A nurse checking a young patient in an isolation ward in Protection of Civilians site 1. United Nations Photo June 25, 2015.
The full report is available here.
From the report summary:
Cholera arrived in Haiti in October 2010, soon after the arrival of a new contingent of United Nations peacekeepers from a cholera-infected region. The scientific evidence now points overwhelmingly to the responsibility of the peacekeeping mission as the source of the outbreak. 9,145 persons have so far died and almost 780,000 have been infected.
In August 2016, after a draft of this report was leaked to the media, it was announced that the Secretary-General is “developing a new approach which … will address many of the concerns raised in [this] report.” The Secretary-General (see Annex) has also reiterated that the UN has a “moral responsibility to the victims and will provide them with additional “material assistance and support.” The Special Rapporteur warmly welcomes this initiative.
It remains indispensable, however, that the new process should also involve an apology entailing acceptance of responsibility and an acceptance that the victims’ claims raise private law matters, thus requiring the United Nations to provide an appropriate remedy. Acceptance of these two elements would in no way prejudice the UN’s right to immunity from suit, and nor would it open the floodgates to other claims.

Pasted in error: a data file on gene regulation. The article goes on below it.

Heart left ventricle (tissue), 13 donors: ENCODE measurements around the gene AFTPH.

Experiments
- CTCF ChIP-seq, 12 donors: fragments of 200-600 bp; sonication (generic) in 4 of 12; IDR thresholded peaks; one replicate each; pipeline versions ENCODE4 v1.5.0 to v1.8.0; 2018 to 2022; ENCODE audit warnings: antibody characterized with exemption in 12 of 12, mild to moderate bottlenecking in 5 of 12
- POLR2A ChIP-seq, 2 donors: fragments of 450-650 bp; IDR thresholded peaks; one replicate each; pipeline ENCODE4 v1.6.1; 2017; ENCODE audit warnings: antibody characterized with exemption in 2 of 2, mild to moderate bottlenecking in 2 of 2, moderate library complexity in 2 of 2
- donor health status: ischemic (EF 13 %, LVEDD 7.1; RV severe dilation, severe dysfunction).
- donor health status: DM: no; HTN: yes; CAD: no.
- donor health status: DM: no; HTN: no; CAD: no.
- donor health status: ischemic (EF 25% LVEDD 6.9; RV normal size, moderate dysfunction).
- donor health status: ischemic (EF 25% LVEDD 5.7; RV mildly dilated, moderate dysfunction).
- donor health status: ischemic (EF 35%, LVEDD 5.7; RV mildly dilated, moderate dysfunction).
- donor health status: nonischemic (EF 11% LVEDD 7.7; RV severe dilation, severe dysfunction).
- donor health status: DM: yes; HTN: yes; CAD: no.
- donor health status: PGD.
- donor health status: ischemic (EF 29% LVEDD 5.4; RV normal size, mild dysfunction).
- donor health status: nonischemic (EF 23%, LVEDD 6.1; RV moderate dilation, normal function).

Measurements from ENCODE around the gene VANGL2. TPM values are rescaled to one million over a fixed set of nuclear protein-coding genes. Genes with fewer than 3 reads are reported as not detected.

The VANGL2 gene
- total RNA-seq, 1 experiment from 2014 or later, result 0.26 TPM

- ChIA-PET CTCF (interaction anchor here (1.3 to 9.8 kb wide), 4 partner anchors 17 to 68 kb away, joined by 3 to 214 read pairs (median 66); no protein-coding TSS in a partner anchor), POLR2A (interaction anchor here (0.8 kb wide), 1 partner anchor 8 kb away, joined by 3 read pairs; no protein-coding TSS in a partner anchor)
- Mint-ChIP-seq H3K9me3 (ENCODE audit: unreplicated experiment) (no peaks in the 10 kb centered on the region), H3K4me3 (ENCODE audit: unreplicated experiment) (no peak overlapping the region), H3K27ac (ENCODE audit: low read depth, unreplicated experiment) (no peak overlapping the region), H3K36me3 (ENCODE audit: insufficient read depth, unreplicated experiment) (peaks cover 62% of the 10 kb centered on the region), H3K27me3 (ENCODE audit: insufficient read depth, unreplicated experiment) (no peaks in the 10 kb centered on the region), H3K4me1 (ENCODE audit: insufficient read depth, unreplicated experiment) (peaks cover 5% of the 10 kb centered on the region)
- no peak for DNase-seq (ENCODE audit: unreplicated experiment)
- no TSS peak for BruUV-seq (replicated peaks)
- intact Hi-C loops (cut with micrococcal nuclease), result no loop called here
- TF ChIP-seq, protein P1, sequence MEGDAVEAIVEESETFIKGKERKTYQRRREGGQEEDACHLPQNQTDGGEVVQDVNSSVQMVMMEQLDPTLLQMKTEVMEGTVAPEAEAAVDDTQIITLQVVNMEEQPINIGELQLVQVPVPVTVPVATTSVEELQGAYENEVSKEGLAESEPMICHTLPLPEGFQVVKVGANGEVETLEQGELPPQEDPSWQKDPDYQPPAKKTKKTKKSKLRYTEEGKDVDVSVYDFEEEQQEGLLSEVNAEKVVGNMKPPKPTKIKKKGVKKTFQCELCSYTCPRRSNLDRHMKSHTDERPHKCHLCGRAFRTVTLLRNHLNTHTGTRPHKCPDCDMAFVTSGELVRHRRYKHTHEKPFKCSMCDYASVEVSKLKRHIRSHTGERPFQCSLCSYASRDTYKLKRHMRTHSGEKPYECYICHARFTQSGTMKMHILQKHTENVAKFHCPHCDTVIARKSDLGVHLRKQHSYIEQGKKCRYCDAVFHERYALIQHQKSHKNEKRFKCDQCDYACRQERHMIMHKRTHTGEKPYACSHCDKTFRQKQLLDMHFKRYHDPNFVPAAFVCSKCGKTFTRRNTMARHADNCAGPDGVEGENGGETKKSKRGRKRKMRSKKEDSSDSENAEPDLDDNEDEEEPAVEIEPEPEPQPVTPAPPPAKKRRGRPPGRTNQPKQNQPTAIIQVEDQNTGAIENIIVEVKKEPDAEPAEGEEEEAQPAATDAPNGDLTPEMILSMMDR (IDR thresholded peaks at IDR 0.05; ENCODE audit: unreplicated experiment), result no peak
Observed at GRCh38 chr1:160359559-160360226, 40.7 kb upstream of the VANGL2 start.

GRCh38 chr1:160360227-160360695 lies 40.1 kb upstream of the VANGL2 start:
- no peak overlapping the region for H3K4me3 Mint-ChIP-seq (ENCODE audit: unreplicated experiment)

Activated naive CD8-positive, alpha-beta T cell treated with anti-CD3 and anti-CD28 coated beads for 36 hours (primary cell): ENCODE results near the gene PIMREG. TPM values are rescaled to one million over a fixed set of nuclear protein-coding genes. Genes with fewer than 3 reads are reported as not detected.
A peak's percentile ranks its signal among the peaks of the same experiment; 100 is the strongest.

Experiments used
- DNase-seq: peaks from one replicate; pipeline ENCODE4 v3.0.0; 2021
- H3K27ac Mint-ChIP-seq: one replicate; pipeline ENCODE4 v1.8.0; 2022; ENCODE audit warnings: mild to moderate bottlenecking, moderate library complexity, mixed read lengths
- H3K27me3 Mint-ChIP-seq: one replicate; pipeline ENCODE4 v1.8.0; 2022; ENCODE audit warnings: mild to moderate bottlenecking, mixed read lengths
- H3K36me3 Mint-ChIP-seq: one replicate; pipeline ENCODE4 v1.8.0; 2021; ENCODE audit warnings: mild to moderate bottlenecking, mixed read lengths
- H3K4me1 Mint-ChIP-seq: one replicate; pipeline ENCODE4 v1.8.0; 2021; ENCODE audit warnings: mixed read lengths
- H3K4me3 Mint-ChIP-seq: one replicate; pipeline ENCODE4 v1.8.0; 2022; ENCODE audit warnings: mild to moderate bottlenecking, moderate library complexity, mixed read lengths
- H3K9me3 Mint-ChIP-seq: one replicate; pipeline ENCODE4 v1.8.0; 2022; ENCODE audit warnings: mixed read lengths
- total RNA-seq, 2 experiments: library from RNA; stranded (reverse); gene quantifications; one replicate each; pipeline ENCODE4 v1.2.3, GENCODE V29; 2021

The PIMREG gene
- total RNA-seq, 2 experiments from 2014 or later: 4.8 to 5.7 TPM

The UN’s legal position to date has involved denial of legal responsibility for the outbreak, rejection of all claims for compensation, a refusal to establish the procedure required to resolve such private law matters, and entirely unjustified suggestions that the UN’s absolute immunity from suit would be jeopardised by adopting a different approach. The existing approach is morally unconscionable, legally indefensible, and politically self-defeating. It is also entirely unnecessary. In practice, it jeopardizes the UN’s immunity by encouraging arguments calling for it to be reconsidered by national courts; it upholds a double standard according to which the UN insists that Member States respect human rights, while rejecting any such responsibility for itself; it leaves the UN vulnerable to eventual claims for damages and compensation in this and subsequent cases which are most unlikely to be settled on terms that are manageable from the UN’s perspective; it provides highly combustible fuel for those who claim that UN peace-keeping operations trample on the rights of those being protected; and it undermines both the UN’s overall credibility and the integrity of the Office of the Secretary-General.
The UN’s past policy relied on a claim of scientific uncertainty. That is no longer sustainable given what is now known. The UN clearly was responsible and it must now act accordingly.